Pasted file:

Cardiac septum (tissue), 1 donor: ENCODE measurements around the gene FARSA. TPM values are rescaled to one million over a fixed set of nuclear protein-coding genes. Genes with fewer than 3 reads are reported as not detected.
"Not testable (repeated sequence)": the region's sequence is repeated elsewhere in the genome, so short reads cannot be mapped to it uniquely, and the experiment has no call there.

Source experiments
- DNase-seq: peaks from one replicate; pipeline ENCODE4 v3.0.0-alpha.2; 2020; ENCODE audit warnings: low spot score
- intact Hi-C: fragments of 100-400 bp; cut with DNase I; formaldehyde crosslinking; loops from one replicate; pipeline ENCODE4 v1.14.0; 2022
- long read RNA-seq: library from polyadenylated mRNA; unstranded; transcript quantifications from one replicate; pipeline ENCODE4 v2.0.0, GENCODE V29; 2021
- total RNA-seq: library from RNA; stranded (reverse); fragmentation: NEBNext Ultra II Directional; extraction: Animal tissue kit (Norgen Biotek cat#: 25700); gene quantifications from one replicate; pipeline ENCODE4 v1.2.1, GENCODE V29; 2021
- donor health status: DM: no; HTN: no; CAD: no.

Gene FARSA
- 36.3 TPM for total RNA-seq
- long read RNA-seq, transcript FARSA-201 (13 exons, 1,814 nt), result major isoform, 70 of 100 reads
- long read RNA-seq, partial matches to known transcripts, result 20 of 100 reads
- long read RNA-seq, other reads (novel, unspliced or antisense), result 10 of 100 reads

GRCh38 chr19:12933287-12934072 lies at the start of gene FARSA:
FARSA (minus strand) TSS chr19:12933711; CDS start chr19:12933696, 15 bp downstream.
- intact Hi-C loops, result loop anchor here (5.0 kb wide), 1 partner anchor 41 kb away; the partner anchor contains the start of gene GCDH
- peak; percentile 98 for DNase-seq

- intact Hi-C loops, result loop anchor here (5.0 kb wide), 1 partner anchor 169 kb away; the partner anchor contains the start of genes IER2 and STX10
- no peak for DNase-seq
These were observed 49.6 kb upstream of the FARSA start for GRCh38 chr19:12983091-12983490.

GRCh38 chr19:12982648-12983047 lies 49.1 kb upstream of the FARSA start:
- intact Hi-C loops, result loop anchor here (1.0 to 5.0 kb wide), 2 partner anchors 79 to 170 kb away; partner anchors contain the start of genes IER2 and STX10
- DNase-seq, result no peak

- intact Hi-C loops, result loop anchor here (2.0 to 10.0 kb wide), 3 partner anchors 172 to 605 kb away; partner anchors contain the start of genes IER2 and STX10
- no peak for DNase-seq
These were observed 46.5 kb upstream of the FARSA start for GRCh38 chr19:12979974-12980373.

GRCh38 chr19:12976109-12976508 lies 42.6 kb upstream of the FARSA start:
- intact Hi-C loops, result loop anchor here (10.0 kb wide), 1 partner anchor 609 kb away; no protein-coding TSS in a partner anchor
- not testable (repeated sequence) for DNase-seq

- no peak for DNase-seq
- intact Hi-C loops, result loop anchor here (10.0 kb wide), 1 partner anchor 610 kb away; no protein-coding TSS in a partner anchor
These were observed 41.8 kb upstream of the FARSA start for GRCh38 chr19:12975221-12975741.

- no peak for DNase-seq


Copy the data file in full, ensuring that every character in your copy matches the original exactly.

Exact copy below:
Cardiac septum (tissue), 1 donor: ENCODE measurements around the gene FARSA. TPM values are rescaled to one million over a fixed set of nuclear protein-coding genes. Genes with fewer than 3 reads are reported as not detected.
"Not testable (repeated sequence)": the region's sequence is repeated elsewhere in the genome, so short reads cannot be mapped to it uniquely, and the experiment has no call there.

Source experiments
- DNase-seq: peaks from one replicate; pipeline ENCODE4 v3.0.0-alpha.2; 2020; ENCODE audit warnings: low spot score
- intact Hi-C: fragments of 100-400 bp; cut with DNase I; formaldehyde crosslinking; loops from one replicate; pipeline ENCODE4 v1.14.0; 2022
- long read RNA-seq: library from polyadenylated mRNA; unstranded; transcript quantifications from one replicate; pipeline ENCODE4 v2.0.0, GENCODE V29; 2021
- total RNA-seq: library from RNA; stranded (reverse); fragmentation: NEBNext Ultra II Directional; extraction: Animal tissue kit (Norgen Biotek cat#: 25700); gene quantifications from one replicate; pipeline ENCODE4 v1.2.1, GENCODE V29; 2021
- donor health status: DM: no; HTN: no; CAD: no.

Gene FARSA
- 36.3 TPM for total RNA-seq
- long read RNA-seq, transcript FARSA-201 (13 exons, 1,814 nt), result major isoform, 70 of 100 reads
- long read RNA-seq, partial matches to known transcripts, result 20 of 100 reads
- long read RNA-seq, other reads (novel, unspliced or antisense), result 10 of 100 reads

GRCh38 chr19:12933287-12934072 lies at the start of gene FARSA:
FARSA (minus strand) TSS chr19:12933711; CDS start chr19:12933696, 15 bp downstream.
- intact Hi-C loops, result loop anchor here (5.0 kb wide), 1 partner anchor 41 kb away; the partner anchor contains the start of gene GCDH
- peak; percentile 98 for DNase-seq

- intact Hi-C loops, result loop anchor here (5.0 kb wide), 1 partner anchor 169 kb away; the partner anchor contains the start of genes IER2 and STX10
- no peak for DNase-seq
These were observed 49.6 kb upstream of the FARSA start for GRCh38 chr19:12983091-12983490.

GRCh38 chr19:12982648-12983047 lies 49.1 kb upstream of the FARSA start:
- intact Hi-C loops, result loop anchor here (1.0 to 5.0 kb wide), 2 partner anchors 79 to 170 kb away; partner anchors contain the start of genes IER2 and STX10
- DNase-seq, result no peak

- intact Hi-C loops, result loop anchor here (2.0 to 10.0 kb wide), 3 partner anchors 172 to 605 kb away; partner anchors contain the start of genes IER2 and STX10
- no peak for DNase-seq
These were observed 46.5 kb upstream of the FARSA start for GRCh38 chr19:12979974-12980373.

GRCh38 chr19:12976109-12976508 lies 42.6 kb upstream of the FARSA start:
- intact Hi-C loops, result loop anchor here (10.0 kb wide), 1 partner anchor 609 kb away; no protein-coding TSS in a partner anchor
- not testable (repeated sequence) for DNase-seq

- no peak for DNase-seq
- intact Hi-C loops, result loop anchor here (10.0 kb wide), 1 partner anchor 610 kb away; no protein-coding TSS in a partner anchor
These were observed 41.8 kb upstream of the FARSA start for GRCh38 chr19:12975221-12975741.

- no peak for DNase-seq